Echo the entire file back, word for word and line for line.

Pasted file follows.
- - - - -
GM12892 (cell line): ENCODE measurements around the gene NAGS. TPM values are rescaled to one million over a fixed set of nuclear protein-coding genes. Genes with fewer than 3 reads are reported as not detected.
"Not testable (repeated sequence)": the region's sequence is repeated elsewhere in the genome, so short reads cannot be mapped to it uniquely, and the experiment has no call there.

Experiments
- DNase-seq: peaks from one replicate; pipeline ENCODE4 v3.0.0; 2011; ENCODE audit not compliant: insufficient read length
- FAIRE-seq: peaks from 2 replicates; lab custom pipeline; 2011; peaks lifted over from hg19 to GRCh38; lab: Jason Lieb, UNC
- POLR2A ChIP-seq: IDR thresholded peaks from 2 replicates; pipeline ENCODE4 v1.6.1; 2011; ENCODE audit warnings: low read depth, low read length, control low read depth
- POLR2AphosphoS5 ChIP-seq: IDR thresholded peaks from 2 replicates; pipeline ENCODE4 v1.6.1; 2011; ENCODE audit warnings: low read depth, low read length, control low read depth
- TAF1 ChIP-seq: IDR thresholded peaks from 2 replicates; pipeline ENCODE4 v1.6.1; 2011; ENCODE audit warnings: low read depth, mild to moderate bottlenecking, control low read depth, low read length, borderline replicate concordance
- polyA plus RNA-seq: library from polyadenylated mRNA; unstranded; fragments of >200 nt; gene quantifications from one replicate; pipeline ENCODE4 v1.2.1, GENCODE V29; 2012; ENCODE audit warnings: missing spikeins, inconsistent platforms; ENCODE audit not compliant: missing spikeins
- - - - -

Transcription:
GM12892 (cell line): ENCODE measurements around the gene NAGS. TPM values are rescaled to one million over a fixed set of nuclear protein-coding genes. Genes with fewer than 3 reads are reported as not detected.
"Not testable (repeated sequence)": the region's sequence is repeated elsewhere in the genome, so short reads cannot be mapped to it uniquely, and the experiment has no call there.

Experiments
- DNase-seq: peaks from one replicate; pipeline ENCODE4 v3.0.0; 2011; ENCODE audit not compliant: insufficient read length
- FAIRE-seq: peaks from 2 replicates; lab custom pipeline; 2011; peaks lifted over from hg19 to GRCh38; lab: Jason Lieb, UNC
- POLR2A ChIP-seq: IDR thresholded peaks from 2 replicates; pipeline ENCODE4 v1.6.1; 2011; ENCODE audit warnings: low read depth, low read length, control low read depth
- POLR2AphosphoS5 ChIP-seq: IDR thresholded peaks from 2 replicates; pipeline ENCODE4 v1.6.1; 2011; ENCODE audit warnings: low read depth, low read length, control low read depth
- TAF1 ChIP-seq: IDR thresholded peaks from 2 replicates; pipeline ENCODE4 v1.6.1; 2011; ENCODE audit warnings: low read depth, mild to moderate bottlenecking, control low read depth, low read length, borderline replicate concordance
- polyA plus RNA-seq: library from polyadenylated mRNA; unstranded; fragments of >200 nt; gene quantifications from one replicate; pipeline ENCODE4 v1.2.1, GENCODE V29; 2012; ENCODE audit warnings: missing spikeins, inconsistent platforms; ENCODE audit not compliant: missing spikeins